The Pearl eBook

This eBook from the Gutenberg Project consists of approximately 27 pages of information about The Pearl.

A crown with pearls bedight, the girl
Was wearing, and no other stone;
High pinnacled of clear white pearl,
Wrought as if pearls to flowers were grown. 
No band nor fillet else did furl
The long locks all about her thrown. 
Her air demure as duke or earl,
Her hue more white than walrus-bone;
Like sheer gold thread the bright hair strown
Loose on her shoulders, lying light. 
Her colour took a deeper tone
With bordering pearls so fair bedight.

Bedight was every hem, and bound,
At wrists, sides, and each aperture,
With pearls the whitest ever found,—­
White all her brave investiture;
But a wondrous pearl, a flawless round,
Upon her breast was set full sure;
A man’s mind it might well astound,
And all his wits to madness lure. 
I thought that no tongue might endure
Fully to tell of that sweet sight,
So was it perfect, clear and pure,
That precious pearl with pearls bedight.

Bedight in pearls, lest my joy cease,
That lovely one came down the shore;
The gladdest man from here to Greece,
The eagerest, was I, therefore;
She was nearer kin than aunt or niece,
And thus my joy was much the more. 
She spoke to me for my soul’s peace,
Courtesied with her quaint woman’s lore,
Caught off the shining crown she wore,
And greeted me with glance alight. 
I blessed my birth; my bliss brimmed o’er
To answer her in pearls bedight.

V

“O Pearl,” I said, “in pearls bedight,
Art thou my pearl for which I mourn,
Lamenting all alone at night? 
With hidden grief my heart is worn. 
Since thou through grass didst slip from sight,
Pensive and pained, I pass forlorn,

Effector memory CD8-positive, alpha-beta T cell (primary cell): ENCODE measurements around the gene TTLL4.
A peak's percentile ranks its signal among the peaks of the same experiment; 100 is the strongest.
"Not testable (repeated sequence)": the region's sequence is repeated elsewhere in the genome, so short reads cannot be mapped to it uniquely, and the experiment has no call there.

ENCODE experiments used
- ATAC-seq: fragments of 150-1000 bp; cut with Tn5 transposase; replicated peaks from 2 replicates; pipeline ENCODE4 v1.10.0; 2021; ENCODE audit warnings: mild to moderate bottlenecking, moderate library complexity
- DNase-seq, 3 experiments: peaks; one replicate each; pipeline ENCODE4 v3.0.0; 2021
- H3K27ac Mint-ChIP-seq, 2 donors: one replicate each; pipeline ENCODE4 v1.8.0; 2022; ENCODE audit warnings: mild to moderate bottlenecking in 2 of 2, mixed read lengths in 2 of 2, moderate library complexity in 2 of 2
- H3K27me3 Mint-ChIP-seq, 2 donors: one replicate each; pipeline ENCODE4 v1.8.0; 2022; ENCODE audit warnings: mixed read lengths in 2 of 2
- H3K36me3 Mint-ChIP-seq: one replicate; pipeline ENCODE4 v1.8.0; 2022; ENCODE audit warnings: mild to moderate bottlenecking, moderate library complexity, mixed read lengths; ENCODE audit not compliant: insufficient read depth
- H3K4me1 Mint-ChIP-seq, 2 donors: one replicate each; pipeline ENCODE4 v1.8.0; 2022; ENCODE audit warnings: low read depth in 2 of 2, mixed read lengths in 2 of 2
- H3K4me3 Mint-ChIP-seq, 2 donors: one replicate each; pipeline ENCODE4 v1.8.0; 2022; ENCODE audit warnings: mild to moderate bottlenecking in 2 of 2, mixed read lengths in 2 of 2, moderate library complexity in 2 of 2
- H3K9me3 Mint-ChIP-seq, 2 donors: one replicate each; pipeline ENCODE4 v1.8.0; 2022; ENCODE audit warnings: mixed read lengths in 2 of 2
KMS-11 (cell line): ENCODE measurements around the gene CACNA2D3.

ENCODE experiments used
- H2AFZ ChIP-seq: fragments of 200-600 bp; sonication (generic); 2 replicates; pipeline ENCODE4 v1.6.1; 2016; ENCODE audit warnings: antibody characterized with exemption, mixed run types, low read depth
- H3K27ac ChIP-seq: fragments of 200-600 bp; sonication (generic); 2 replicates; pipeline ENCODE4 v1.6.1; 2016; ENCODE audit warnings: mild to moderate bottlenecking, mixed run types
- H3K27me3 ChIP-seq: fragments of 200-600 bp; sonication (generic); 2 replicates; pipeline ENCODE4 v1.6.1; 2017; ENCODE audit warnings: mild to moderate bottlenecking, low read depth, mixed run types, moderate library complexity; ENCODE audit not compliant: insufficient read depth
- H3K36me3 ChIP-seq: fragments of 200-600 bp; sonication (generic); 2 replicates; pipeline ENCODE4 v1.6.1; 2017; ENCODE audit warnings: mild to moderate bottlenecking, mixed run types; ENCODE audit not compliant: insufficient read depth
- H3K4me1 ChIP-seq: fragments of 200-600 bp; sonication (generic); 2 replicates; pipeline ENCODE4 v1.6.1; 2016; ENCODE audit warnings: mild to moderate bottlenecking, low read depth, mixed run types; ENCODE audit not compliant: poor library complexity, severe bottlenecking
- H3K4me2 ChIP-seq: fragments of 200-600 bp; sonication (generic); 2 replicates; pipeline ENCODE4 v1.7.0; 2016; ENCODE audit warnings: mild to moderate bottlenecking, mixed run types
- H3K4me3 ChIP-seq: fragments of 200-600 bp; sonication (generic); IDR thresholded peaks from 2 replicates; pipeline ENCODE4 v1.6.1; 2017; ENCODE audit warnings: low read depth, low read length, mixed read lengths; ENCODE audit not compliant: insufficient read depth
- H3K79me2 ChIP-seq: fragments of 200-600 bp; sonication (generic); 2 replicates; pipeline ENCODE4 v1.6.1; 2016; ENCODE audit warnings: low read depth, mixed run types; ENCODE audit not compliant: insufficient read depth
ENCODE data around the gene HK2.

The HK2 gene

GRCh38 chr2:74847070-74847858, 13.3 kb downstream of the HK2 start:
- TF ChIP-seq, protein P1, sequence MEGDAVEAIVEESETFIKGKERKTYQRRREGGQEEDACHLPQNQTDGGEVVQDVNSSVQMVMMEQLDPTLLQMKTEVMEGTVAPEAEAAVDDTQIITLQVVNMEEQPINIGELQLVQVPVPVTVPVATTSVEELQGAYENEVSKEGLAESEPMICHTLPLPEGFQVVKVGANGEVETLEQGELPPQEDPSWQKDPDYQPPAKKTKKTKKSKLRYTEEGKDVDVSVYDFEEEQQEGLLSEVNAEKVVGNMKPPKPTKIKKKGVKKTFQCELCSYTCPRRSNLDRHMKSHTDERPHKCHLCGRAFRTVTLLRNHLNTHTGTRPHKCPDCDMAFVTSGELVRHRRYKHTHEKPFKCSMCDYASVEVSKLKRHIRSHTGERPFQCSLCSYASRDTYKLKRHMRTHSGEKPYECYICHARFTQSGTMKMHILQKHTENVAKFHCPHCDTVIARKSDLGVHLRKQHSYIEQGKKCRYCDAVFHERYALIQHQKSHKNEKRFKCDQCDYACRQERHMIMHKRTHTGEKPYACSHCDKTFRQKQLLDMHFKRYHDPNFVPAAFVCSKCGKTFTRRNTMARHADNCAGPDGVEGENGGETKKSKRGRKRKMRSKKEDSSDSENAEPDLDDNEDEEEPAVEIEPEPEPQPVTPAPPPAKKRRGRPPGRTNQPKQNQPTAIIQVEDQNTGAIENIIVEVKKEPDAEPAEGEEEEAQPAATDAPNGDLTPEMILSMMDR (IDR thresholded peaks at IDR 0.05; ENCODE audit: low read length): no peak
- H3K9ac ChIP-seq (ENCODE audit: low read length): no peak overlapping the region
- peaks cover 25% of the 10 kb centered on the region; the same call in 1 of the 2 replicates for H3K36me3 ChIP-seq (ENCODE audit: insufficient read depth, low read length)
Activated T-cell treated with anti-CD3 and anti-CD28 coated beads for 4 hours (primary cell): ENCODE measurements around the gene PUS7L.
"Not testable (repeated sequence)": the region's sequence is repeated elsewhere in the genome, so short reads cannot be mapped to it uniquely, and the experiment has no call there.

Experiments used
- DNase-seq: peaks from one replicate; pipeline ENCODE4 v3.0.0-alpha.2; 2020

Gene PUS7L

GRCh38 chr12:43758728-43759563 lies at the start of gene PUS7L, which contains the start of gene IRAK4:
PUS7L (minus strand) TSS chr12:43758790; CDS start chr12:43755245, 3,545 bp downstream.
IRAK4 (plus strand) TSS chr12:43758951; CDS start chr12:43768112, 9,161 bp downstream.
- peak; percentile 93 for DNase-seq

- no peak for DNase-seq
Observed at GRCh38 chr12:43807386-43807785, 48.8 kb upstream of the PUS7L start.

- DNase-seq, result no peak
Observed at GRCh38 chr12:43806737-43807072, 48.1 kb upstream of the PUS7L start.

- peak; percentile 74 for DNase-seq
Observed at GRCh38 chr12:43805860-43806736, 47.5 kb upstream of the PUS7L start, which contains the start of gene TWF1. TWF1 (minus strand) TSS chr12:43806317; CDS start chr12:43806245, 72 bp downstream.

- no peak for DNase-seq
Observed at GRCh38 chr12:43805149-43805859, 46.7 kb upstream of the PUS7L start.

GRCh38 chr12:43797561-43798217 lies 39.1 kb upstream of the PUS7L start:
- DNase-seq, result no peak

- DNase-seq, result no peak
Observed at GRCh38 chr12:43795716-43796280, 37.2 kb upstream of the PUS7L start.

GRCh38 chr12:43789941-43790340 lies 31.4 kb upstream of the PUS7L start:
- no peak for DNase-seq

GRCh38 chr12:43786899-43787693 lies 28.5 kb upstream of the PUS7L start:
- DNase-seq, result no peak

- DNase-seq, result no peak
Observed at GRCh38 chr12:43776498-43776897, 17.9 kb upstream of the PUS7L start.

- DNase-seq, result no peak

And thou livest in a life of light,
A world where enters sin nor scorn. 
What fate has hither my jewel borne,
And left me in earth’s strife and stir? 
Oh, sweet, since we in twain were torn,
I have been a joyless jeweler.”

That Jewel then with gems besprent
Glanced up at me with eyes of grey,
Put on her pearl crown orient,
And soberly began to say: 
“You tell your tale with wrong intent,
Thinking your pearl gone quite away. 
Like a jewel within a coffer pent,
In this gracious garden bright and gay,
Your pearl may ever dwell at play,
Where sin nor mourning come to her;
It were a joy to thee alway
Wert thou a gentle jeweler.

“But, Jeweler, if thou dost lose
Thy joy for a gem once dear to thee,
Methinks thou dost thy mind abuse,
Bewildered by a fantasy;
Thou hast lost nothing save a rose
That flowered and failed by life’s decree: 
Because the coffer did round it close,
A precious pearl it came to be. 
A thief thou hast dubbed thy destiny
That something for nothing gives thee, sir;
Thou blamest thy sorrow’s remedy,
Thou art no grateful jeweler.”

Copyrights
Project Gutenberg
The Pearl from Project Gutenberg. Public domain.
Follow Us on Facebook